A gun trust has many benefits if you’re interested in NFA weapons. These include suppressors, short-barrel rifles (SBRs), short-barrel shotguns (SBSs) or pre-1986 automatic weapons (machine guns).
AN NFA TRUST AVOIDS FELONY TRANSFERS OF NFA WEAPONS
Using a gun trust allows you to legally share the use of NFA weapons with others. The NFA (National Firearms Act) states that any “unapproved transfer” of NFA weapons is a felony punishable by up to ten years in prison and up to $250,000 in fines. The word “transfer” is defined by the act to include selling, conveying, mortgaging, pledging and loaning the weapon to any other person. However, the word “loan” is not defined by the act or by ATF regulations. Therefore, if you allow any other person to use your NFA weapons, you could be charged with an unapproved transfer (especially if someone gets hurt or killed). But if you make others a lifetime beneficiary of your trust, they have the right to the use and enjoyment of trust assets. If you make others co-trustees of your trust, they have the right to possession of trust assets. Thus, the use of NFA weapons can be legally and safely extended to other persons through the trust.
AN NFA TRUST AVOIDS PROBATE OF NFA WEAPONS
A gun trust will help you avoid the need for a judicial probate process to transfer your NFA weapons after your death. The ATF requires a surviving spouse or other relative to initiate a probate process and be appointed as the Personal Representative of the decedent’s estate before they will approve a Form 5 or a Form 4 to transfer NFA weapons titled in the decedent’s name.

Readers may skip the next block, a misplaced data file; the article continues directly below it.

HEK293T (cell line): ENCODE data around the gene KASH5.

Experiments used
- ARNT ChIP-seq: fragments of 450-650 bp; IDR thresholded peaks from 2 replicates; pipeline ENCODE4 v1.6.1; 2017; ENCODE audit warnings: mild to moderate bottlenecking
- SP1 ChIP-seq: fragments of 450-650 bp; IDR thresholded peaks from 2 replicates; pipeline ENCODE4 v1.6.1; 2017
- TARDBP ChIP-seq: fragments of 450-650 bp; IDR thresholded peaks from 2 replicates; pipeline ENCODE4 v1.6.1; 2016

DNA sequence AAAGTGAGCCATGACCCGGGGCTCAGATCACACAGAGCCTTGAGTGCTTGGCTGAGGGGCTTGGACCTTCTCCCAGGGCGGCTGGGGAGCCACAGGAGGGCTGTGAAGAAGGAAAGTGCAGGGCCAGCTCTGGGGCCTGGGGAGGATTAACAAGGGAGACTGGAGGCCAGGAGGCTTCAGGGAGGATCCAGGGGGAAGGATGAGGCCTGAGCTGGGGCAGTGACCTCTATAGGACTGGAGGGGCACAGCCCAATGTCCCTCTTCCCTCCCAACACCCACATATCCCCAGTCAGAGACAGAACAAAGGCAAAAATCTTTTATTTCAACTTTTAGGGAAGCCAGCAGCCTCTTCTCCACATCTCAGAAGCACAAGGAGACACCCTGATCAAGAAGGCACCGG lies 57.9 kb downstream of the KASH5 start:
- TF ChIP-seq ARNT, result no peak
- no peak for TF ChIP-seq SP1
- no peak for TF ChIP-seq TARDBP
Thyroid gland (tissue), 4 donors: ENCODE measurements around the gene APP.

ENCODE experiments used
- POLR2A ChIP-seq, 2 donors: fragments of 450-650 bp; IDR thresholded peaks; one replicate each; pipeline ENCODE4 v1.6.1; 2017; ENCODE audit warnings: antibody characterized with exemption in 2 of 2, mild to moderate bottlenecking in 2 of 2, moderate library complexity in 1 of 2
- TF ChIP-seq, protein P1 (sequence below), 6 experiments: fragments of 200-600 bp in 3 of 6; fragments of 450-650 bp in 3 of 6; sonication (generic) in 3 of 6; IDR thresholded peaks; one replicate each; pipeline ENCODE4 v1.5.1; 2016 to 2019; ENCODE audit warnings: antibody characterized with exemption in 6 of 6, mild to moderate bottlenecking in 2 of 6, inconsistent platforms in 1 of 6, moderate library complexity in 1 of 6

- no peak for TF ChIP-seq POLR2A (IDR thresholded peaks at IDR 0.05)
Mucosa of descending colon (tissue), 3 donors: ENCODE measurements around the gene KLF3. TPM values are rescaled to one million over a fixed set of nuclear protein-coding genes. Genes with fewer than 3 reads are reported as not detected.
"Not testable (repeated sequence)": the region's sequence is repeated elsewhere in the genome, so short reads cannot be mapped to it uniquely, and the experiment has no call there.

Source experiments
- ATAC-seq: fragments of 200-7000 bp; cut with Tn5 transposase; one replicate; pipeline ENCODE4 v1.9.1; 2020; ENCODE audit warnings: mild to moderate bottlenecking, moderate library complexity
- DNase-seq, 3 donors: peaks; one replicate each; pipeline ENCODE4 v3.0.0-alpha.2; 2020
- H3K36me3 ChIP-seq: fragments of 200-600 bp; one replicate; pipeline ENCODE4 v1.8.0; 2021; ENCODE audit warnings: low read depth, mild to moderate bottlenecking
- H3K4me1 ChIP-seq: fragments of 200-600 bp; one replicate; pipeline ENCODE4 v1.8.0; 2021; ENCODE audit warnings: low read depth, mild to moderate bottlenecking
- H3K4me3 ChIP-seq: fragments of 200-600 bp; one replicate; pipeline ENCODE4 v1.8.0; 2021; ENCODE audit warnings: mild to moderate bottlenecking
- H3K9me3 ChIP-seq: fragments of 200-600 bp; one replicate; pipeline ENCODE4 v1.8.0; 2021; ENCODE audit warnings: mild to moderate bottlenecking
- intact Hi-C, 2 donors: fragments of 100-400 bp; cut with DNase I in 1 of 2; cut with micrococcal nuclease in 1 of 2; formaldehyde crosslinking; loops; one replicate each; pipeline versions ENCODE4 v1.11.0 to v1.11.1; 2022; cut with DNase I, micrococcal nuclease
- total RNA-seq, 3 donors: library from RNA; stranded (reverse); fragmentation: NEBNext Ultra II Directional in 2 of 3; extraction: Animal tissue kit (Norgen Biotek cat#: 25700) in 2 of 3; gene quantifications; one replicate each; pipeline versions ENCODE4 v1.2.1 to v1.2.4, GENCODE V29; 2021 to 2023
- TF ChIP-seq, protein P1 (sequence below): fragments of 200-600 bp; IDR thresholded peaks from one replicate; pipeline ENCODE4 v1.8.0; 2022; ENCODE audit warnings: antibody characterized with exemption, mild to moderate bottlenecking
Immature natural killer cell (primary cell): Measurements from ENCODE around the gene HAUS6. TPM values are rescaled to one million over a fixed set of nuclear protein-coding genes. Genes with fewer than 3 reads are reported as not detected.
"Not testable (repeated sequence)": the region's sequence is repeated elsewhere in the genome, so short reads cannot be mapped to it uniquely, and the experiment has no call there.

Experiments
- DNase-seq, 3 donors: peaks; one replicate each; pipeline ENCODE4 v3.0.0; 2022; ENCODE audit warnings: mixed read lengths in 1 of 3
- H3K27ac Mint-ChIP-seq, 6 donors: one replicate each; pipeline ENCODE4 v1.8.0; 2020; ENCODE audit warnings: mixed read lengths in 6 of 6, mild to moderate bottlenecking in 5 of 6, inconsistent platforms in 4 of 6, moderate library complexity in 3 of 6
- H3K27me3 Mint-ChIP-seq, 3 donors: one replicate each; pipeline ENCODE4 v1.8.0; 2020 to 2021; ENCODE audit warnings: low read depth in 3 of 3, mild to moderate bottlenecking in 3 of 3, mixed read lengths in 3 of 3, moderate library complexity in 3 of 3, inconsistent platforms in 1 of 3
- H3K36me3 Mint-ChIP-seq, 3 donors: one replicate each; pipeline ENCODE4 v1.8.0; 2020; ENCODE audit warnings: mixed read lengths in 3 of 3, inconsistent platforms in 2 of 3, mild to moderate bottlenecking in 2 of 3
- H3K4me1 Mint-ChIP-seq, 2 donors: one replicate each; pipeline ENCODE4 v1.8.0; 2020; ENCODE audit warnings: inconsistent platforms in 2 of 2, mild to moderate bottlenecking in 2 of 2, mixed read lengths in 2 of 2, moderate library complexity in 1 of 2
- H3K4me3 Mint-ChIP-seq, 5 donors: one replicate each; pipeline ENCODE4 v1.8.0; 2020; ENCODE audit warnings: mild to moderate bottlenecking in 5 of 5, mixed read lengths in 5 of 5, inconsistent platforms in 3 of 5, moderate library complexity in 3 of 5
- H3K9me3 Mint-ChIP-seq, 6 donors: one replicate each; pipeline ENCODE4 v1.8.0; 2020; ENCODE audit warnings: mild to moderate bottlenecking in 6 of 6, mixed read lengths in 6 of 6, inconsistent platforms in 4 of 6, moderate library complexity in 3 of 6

For the same reason you wouldn’t want to probate a house, you wouldn’t want to go through that for firearms. This can be a costly and time-consuming process. Use an NFA trust to secure the assets, keep them safe and make sure they go to the persons you specify, without unnecessary expense and delay.
AN NFA TRUST PROVIDES A COMPREHENSIVE MANAGEMENT PLAN TO YOUR SUCCESSORS
Finally, a good gun trust provides comprehensive instructions to your successor trustees. It tells them how NFA weapons must be handled so that they do not get in trouble administering/handling your weapons. This is a real problem. We have literally seen a surviving spouse handing out suppressors to her children, saying that “dad would have wanted you to each to have one.” She had no idea that she was committing a felony and subjecting her children to the same felony charges by doing so.
Protect your loved ones: Minimize the hassle involved in acquiring NFA weapons and legally share the use of these weapons with others by using a professionally drafted gun trust template!